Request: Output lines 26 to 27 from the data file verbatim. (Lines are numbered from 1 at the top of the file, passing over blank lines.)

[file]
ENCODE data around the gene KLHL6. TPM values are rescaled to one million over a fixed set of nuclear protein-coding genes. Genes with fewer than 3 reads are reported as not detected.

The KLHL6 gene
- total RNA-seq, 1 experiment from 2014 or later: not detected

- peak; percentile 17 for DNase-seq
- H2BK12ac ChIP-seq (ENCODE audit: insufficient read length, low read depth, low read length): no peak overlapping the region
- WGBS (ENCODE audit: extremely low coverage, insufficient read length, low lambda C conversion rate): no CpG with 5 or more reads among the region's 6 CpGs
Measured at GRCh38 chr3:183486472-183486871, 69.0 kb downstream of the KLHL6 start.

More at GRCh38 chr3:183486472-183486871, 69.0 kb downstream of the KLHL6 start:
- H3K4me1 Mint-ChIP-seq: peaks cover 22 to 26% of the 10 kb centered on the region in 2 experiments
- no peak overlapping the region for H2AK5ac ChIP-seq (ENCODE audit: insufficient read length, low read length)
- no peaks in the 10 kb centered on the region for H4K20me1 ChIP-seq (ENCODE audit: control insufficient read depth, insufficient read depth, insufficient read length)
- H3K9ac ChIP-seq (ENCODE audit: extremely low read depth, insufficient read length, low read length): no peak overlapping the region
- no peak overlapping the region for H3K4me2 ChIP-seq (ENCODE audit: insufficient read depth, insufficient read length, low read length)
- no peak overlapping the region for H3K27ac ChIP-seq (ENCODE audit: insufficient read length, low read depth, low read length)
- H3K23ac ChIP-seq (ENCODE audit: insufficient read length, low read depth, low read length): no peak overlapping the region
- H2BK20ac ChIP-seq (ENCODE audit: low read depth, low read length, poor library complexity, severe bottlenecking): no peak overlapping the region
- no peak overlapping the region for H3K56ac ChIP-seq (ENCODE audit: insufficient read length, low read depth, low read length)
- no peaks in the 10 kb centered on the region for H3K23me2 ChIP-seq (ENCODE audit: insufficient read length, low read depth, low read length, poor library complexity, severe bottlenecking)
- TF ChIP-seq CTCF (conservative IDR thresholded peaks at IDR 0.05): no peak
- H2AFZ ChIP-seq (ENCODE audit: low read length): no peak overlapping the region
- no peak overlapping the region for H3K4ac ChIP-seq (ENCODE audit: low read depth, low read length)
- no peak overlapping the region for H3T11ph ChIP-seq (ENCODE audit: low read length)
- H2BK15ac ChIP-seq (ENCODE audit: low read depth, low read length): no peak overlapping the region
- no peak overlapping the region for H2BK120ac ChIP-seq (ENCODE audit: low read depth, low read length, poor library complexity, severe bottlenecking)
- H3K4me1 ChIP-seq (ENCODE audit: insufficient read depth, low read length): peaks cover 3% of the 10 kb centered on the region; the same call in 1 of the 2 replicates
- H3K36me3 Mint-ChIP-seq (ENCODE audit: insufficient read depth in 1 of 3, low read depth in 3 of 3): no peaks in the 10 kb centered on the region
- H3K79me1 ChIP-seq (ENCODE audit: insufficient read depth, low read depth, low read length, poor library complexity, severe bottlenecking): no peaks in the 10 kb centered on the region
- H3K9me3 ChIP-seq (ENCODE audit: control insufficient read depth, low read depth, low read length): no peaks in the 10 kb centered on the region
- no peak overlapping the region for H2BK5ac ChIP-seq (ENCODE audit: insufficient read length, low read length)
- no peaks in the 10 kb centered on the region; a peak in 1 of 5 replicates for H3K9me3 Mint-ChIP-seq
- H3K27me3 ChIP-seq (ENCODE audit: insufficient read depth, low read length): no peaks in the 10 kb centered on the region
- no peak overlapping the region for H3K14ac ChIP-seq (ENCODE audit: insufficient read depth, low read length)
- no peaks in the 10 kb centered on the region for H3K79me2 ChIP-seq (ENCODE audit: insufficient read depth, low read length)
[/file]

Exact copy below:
- H3K36me3 Mint-ChIP-seq (ENCODE audit: insufficient read depth in 1 of 3, low read depth in 3 of 3): no peaks in the 10 kb centered on the region
- H3K79me1 ChIP-seq (ENCODE audit: insufficient read depth, low read depth, low read length, poor library complexity, severe bottlenecking): no peaks in the 10 kb centered on the region